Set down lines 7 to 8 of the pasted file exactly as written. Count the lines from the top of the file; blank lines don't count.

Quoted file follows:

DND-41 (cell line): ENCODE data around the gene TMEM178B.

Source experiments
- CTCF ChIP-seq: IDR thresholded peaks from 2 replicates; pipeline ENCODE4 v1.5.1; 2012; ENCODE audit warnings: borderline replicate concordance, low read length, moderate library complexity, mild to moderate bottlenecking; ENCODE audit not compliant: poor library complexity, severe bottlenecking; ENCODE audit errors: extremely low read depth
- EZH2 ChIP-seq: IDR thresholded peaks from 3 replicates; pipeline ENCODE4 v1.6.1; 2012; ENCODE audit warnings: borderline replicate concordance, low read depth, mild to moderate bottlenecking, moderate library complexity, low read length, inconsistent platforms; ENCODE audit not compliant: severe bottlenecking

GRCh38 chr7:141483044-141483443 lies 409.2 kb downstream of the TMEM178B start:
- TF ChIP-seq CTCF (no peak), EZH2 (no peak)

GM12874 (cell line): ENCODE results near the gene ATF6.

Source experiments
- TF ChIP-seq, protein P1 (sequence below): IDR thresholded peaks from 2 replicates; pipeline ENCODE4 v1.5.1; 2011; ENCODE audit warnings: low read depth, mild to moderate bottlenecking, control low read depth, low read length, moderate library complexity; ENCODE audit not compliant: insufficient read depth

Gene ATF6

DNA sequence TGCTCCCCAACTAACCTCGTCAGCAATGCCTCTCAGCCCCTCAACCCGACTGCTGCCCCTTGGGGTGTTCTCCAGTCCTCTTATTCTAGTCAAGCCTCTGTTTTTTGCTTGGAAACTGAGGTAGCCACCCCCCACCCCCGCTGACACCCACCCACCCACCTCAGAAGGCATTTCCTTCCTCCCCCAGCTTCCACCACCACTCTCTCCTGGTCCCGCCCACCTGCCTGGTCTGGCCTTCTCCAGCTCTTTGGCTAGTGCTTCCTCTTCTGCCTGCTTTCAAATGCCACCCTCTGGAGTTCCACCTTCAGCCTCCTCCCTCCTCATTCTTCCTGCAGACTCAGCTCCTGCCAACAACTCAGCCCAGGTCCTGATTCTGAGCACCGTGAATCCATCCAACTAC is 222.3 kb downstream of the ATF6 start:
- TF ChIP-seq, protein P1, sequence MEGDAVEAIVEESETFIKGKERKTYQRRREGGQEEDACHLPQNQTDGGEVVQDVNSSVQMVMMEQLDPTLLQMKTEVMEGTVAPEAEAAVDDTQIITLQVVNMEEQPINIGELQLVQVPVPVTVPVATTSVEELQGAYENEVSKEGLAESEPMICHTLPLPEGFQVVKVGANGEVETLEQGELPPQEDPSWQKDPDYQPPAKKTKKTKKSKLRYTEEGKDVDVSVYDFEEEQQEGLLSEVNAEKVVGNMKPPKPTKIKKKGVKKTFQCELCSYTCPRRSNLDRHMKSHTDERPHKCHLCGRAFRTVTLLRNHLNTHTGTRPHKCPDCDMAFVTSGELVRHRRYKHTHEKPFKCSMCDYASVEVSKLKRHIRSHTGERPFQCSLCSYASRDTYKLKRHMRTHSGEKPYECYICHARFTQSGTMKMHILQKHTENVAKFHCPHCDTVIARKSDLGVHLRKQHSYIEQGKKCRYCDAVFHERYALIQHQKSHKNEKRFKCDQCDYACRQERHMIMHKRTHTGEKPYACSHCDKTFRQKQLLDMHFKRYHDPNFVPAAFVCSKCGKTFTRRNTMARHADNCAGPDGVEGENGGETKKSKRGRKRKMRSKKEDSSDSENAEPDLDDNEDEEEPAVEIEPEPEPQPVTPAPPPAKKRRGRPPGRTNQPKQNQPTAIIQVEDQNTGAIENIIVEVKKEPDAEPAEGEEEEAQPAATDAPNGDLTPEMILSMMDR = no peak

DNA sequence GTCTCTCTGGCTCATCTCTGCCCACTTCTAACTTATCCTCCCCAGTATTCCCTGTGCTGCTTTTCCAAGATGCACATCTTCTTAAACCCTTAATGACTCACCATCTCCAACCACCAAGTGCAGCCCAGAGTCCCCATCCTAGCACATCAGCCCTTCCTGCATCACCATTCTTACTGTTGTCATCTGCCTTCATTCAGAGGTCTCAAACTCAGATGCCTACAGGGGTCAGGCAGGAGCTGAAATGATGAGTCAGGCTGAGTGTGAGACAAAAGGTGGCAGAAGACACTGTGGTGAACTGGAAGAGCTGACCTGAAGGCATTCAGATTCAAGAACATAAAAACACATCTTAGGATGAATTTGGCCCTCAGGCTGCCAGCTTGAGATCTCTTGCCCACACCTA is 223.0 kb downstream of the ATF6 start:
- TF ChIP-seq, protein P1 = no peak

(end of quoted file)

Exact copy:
GM12874 (cell line): ENCODE results near the gene ATF6.

Source experiments